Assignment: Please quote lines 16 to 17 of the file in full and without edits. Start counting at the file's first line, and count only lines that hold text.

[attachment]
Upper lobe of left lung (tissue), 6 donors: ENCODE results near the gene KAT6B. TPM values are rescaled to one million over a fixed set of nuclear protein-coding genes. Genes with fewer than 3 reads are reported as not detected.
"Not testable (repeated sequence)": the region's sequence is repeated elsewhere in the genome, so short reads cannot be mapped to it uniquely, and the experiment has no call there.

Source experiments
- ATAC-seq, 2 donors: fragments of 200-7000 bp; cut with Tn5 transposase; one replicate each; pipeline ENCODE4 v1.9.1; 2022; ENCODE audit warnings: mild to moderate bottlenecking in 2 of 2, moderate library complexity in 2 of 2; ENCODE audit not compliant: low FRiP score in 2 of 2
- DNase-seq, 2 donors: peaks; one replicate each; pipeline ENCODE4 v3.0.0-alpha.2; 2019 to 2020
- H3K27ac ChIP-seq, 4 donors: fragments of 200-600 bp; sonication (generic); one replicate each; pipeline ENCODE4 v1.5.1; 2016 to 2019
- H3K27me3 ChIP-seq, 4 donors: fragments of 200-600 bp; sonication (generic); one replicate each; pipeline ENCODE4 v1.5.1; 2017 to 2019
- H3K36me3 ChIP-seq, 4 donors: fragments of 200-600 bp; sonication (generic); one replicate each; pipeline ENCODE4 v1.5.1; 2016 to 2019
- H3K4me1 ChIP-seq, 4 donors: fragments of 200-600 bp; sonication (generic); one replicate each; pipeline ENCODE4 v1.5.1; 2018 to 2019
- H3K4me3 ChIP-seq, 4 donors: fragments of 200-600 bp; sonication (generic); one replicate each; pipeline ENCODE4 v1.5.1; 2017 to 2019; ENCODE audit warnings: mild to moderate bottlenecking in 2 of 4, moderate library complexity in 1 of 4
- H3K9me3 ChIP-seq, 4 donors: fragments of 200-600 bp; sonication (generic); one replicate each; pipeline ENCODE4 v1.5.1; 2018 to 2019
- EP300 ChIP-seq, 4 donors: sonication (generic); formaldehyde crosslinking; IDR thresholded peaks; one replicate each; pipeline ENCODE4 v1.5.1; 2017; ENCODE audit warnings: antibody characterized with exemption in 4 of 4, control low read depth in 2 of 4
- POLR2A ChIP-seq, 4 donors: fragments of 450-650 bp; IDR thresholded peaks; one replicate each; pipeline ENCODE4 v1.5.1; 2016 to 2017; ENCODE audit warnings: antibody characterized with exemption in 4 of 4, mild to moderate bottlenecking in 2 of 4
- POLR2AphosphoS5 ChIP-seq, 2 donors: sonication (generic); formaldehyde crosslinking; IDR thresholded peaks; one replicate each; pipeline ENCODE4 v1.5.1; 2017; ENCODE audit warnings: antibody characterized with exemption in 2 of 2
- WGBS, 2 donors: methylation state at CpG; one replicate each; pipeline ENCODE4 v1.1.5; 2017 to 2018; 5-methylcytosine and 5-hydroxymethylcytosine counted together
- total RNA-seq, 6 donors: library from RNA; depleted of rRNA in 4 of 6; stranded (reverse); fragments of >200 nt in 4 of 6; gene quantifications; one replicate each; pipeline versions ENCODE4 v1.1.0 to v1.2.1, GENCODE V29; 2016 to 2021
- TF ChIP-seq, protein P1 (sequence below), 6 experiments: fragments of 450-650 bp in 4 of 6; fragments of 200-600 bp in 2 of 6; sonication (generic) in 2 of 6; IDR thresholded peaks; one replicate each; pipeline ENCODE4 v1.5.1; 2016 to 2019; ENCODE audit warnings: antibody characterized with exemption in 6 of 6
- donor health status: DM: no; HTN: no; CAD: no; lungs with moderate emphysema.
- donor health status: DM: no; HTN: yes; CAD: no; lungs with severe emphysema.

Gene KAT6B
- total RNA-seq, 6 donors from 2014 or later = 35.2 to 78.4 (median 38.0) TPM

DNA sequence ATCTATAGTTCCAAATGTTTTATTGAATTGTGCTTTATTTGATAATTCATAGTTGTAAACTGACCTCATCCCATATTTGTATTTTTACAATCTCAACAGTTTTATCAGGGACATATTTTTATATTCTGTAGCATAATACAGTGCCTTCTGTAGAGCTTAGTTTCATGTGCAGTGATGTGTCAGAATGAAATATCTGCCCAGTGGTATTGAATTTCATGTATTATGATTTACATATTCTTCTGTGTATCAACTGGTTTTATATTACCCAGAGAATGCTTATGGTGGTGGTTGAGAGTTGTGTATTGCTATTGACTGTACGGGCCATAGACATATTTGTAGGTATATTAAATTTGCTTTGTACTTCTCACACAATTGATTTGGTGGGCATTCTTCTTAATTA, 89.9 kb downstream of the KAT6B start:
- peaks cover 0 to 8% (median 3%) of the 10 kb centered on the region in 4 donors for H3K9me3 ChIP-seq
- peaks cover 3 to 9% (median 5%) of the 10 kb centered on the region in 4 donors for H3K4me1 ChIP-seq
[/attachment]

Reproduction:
- total RNA-seq, 6 donors: library from RNA; depleted of rRNA in 4 of 6; stranded (reverse); fragments of >200 nt in 4 of 6; gene quantifications; one replicate each; pipeline versions ENCODE4 v1.1.0 to v1.2.1, GENCODE V29; 2016 to 2021
- TF ChIP-seq, protein P1 (sequence below), 6 experiments: fragments of 450-650 bp in 4 of 6; fragments of 200-600 bp in 2 of 6; sonication (generic) in 2 of 6; IDR thresholded peaks; one replicate each; pipeline ENCODE4 v1.5.1; 2016 to 2019; ENCODE audit warnings: antibody characterized with exemption in 6 of 6